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Dr. Jared Simard presents:

Mythical Spaces: The Greco-Roman Gods and the Built Environment of New York City

New York City is primarily thought of as a modern metropolis full of glass-clad skyscrapers. New York City is also known for its diverse citizenry. That diversity extends to the architectural spaces of the city too. Thanks to landmark preservation laws from the 1960s, parts of the city’s built environment retain the neoclassical architectural and sculpture of previous eras. These buildings and sculptures are a testament to a time when the Greco-Roman gods beautified the cityscape. Rockefeller Center, built in the 1930s, long after the decline of neoclassicism in the United States, is home to several sculptures of Greco-Roman gods as well as architectural sculpture and relief. Extensive archival research and unpublished archival photos demonstrate that John D. Rockefeller Jr., the sole patron of the complex of thirteen buildings that bear his family’s name, identified with specific Greco-Roman gods which were used in the decorative program of Rockefeller Center to convey the significance of his endeavors. In particular, Paul Manship’s Prometheus and Lee Lawrie and Rene Chambellan’s Atlas anchor a decorative program of over one hundred individual artworks. The central location of the two sculptures as well as their unique iconographical features point to their importance in understanding the overall decorative program.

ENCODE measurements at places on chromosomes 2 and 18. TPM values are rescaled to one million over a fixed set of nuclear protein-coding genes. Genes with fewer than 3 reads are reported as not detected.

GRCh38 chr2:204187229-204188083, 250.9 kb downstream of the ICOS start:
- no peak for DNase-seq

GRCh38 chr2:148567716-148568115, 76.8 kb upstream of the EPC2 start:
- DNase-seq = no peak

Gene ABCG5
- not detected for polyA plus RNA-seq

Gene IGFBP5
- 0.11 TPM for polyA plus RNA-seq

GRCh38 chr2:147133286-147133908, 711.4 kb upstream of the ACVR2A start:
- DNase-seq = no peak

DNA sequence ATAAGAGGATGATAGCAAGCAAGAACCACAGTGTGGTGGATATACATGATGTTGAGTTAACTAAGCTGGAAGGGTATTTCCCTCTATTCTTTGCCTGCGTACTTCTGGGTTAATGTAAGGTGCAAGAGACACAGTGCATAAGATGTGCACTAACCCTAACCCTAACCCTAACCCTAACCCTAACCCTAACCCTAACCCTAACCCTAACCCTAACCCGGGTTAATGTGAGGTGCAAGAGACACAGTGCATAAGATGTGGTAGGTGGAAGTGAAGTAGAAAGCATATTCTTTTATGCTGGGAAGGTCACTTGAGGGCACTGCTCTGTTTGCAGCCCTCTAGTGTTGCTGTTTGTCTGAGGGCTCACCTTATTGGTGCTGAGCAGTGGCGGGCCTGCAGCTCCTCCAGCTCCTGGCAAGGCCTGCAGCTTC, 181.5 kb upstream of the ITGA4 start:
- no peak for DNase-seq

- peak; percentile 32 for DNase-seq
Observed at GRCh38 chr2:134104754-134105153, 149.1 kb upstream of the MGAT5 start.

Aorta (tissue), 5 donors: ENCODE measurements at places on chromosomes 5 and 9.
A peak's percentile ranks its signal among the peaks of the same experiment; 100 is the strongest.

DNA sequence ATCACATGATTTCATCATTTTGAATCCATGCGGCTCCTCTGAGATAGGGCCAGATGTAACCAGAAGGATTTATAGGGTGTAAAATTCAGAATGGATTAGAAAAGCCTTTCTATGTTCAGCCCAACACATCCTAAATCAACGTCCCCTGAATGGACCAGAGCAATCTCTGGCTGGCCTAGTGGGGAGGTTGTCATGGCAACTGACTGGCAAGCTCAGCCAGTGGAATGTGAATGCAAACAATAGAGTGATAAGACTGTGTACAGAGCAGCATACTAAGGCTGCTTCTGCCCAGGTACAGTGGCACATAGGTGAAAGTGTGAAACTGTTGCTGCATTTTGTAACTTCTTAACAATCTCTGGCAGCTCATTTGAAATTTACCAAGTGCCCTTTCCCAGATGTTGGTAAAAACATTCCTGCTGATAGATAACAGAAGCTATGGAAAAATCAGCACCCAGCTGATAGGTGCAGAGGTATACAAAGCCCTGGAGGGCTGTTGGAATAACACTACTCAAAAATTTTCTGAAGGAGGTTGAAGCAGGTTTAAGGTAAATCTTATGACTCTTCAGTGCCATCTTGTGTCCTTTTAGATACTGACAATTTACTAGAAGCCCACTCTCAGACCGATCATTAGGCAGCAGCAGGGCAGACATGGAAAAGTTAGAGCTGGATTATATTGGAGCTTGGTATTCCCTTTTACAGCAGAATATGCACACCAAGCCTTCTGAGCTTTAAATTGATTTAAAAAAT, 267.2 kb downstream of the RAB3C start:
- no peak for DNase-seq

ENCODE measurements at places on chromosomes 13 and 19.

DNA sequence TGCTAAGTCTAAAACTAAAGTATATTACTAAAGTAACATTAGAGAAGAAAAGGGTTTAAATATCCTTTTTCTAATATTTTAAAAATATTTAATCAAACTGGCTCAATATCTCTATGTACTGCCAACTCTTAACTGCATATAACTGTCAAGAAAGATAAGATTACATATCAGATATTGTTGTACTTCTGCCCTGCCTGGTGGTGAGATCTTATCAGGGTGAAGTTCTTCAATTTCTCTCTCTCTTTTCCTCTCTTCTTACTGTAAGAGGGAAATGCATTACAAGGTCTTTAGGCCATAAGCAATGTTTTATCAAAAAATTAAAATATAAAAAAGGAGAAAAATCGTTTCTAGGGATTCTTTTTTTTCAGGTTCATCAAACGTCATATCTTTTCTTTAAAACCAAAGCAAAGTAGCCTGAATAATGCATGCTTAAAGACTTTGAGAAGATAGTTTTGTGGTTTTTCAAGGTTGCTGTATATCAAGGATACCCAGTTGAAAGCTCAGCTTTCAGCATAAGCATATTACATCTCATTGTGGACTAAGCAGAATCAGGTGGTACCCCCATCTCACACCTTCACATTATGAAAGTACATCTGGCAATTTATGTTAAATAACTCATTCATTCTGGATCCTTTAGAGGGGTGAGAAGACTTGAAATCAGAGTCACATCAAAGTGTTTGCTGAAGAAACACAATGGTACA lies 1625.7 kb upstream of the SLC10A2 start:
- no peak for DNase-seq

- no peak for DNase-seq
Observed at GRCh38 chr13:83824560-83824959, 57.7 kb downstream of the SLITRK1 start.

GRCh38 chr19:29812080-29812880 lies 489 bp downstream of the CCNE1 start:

Dr. Jared Simard received his Ph.D. in Classics from The Graduate Center of the City University of New York in 2016 and is currently a Postdoctoral Faculty Fellow in New York University’s School of Liberal Studies. His scholarship primarily focuses on mythology and its reception in modernity.

When: Tuesday, March 13, 2018 at 7:30 pm

Where: BSB-108

Free and open to the public